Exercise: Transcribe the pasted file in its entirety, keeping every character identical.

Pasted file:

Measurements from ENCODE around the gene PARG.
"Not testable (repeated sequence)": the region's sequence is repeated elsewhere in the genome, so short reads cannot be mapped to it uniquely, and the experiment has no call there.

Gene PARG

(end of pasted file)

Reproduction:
Measurements from ENCODE around the gene PARG.
"Not testable (repeated sequence)": the region's sequence is repeated elsewhere in the genome, so short reads cannot be mapped to it uniquely, and the experiment has no call there.

Gene PARG